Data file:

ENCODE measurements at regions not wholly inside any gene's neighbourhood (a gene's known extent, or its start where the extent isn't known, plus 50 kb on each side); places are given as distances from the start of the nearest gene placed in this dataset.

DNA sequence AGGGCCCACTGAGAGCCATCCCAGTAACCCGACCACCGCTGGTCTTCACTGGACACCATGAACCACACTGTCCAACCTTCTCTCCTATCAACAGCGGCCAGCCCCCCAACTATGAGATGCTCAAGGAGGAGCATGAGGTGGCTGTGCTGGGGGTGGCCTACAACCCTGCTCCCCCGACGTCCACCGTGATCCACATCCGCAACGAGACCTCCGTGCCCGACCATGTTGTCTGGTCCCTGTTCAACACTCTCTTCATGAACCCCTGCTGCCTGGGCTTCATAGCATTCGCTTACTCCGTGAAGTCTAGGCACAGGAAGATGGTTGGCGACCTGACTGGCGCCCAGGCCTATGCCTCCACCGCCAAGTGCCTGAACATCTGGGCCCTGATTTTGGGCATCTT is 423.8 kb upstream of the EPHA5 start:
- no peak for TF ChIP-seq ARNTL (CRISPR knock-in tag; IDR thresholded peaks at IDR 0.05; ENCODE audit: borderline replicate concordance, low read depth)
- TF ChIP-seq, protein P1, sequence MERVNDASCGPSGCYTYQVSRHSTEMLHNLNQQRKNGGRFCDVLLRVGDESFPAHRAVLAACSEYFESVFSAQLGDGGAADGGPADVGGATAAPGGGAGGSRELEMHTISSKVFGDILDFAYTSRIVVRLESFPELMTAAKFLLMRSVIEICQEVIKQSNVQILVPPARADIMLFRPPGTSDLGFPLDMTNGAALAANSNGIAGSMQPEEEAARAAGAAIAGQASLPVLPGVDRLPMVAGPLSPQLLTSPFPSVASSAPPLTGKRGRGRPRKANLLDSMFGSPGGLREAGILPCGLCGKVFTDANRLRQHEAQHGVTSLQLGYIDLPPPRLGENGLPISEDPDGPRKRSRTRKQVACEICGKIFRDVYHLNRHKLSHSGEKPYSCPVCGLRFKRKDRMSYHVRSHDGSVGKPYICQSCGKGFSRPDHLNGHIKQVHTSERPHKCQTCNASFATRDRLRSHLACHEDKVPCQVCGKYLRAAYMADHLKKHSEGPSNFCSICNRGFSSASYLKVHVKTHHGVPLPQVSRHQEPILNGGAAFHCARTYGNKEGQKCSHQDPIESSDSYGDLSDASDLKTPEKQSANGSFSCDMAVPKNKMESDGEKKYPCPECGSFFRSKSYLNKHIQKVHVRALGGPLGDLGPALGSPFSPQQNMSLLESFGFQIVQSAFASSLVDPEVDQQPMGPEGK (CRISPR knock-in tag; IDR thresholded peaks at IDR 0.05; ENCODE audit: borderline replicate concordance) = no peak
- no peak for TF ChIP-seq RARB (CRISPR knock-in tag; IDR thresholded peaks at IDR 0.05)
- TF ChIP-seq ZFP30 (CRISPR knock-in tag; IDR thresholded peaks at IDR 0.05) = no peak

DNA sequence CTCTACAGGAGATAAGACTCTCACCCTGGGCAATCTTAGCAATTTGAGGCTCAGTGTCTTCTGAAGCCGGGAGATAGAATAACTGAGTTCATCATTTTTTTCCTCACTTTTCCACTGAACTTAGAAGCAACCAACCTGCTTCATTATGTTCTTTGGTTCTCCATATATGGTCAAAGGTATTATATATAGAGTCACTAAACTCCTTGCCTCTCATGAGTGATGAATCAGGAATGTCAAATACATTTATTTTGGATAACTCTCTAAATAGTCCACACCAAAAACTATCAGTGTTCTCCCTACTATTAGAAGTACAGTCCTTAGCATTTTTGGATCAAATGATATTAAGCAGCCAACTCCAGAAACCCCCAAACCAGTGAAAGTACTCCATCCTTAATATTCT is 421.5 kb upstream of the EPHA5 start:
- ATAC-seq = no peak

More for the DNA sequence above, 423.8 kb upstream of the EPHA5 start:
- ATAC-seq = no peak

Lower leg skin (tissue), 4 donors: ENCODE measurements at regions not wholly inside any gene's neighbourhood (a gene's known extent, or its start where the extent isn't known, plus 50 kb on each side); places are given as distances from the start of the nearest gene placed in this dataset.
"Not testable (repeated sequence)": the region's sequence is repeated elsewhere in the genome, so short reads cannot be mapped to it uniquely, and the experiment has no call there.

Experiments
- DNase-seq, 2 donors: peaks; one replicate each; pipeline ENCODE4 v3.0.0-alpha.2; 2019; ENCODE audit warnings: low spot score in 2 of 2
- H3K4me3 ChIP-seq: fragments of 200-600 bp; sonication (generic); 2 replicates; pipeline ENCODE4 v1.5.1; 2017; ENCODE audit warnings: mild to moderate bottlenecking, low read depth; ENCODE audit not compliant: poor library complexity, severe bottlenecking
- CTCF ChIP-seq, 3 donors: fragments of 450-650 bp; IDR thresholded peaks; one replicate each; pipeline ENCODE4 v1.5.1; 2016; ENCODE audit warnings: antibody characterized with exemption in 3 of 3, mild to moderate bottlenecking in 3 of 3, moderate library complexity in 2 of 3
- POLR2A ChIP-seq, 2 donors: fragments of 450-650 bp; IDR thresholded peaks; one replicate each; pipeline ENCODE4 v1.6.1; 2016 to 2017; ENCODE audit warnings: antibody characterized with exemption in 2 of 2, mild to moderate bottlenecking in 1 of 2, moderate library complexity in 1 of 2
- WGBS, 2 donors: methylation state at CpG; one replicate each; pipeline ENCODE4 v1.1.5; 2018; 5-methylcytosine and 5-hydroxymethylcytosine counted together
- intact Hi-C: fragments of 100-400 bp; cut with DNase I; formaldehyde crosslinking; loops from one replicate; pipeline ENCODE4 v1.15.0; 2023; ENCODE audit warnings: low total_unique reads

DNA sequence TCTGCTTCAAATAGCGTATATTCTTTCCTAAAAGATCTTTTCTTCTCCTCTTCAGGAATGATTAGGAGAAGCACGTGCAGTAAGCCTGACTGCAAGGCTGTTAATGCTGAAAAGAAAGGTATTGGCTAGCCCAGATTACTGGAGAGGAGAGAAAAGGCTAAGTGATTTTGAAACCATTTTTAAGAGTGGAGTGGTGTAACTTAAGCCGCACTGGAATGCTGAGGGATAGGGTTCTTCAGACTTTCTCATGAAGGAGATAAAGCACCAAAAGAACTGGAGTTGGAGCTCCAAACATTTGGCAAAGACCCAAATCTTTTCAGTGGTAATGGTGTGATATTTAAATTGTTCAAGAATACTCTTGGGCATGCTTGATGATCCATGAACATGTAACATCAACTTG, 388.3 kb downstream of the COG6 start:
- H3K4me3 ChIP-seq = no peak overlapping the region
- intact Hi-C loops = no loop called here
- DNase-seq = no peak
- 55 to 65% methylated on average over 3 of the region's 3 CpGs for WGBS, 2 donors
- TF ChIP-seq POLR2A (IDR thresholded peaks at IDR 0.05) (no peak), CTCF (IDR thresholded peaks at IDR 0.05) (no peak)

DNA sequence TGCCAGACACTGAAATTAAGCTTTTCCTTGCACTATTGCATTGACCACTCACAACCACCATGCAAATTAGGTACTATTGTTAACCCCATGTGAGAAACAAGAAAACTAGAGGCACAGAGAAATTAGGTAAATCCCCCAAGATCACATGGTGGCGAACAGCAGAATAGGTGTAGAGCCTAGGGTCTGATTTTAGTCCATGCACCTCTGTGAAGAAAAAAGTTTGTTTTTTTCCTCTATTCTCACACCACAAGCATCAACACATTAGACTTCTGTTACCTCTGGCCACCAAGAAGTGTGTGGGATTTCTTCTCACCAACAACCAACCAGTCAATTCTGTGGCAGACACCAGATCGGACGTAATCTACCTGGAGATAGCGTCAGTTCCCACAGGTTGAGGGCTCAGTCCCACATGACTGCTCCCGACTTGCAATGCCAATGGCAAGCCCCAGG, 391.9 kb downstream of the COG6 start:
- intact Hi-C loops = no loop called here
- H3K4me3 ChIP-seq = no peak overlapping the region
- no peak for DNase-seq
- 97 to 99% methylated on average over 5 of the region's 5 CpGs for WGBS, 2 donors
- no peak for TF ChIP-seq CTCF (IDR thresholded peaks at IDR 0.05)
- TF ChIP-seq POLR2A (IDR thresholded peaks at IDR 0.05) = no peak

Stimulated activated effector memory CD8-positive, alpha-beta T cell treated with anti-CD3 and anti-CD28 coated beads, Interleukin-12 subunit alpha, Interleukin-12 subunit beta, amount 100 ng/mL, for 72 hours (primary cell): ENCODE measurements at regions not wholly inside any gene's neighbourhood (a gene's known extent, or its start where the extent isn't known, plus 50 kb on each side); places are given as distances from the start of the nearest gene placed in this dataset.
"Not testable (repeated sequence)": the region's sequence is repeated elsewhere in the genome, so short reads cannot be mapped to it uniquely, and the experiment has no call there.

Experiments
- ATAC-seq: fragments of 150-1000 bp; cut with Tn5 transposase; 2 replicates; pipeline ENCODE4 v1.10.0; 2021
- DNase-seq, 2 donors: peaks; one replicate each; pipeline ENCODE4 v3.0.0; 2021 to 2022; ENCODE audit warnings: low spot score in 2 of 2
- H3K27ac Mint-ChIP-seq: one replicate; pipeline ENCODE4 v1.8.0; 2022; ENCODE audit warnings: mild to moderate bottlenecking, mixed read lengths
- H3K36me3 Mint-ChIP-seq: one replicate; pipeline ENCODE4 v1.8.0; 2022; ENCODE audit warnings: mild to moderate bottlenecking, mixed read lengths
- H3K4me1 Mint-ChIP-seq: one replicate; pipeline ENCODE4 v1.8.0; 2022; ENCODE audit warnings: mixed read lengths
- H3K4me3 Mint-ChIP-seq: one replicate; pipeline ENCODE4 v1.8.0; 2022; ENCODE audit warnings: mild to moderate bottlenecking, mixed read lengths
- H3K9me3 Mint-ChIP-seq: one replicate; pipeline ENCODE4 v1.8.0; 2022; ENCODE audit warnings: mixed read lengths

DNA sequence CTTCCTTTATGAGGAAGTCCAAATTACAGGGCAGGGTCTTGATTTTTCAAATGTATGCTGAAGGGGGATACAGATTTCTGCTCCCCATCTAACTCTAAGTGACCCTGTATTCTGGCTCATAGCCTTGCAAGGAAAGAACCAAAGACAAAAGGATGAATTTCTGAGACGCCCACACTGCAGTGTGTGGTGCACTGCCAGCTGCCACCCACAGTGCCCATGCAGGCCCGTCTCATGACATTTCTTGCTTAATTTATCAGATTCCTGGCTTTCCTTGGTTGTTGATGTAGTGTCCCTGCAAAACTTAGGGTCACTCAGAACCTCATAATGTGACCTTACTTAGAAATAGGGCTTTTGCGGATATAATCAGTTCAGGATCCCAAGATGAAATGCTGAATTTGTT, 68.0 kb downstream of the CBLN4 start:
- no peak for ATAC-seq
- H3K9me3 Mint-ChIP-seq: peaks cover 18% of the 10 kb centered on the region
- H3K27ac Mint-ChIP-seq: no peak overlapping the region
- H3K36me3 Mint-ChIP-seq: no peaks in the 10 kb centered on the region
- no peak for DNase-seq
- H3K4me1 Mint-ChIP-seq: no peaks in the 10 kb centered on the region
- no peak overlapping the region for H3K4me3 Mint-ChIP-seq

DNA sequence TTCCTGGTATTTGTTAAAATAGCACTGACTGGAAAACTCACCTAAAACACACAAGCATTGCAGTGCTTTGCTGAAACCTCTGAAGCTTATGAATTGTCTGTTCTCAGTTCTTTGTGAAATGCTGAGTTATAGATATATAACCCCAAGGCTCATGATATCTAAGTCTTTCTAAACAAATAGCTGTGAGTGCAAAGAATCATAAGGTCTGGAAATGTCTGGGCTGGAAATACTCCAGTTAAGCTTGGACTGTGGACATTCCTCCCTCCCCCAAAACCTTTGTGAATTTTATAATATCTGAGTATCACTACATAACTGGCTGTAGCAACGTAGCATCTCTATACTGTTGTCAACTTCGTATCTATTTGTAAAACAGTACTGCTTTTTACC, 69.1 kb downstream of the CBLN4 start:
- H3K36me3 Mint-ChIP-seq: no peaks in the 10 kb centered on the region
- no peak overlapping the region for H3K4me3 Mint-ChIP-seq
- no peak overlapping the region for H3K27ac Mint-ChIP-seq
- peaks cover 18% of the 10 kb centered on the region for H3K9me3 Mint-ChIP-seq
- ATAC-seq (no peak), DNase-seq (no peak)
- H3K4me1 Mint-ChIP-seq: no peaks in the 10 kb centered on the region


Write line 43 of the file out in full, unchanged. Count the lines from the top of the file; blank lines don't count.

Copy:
DNA sequence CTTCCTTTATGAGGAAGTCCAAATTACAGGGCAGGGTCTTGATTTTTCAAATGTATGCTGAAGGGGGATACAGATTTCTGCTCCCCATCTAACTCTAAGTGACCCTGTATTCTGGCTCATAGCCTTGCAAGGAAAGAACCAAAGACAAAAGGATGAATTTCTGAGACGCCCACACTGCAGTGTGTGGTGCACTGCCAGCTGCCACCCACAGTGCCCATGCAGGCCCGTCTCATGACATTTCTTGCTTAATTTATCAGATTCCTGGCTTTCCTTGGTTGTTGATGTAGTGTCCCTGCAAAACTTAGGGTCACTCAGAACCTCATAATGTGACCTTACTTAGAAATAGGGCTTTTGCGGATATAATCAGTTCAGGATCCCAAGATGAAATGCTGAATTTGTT, 68.0 kb downstream of the CBLN4 start: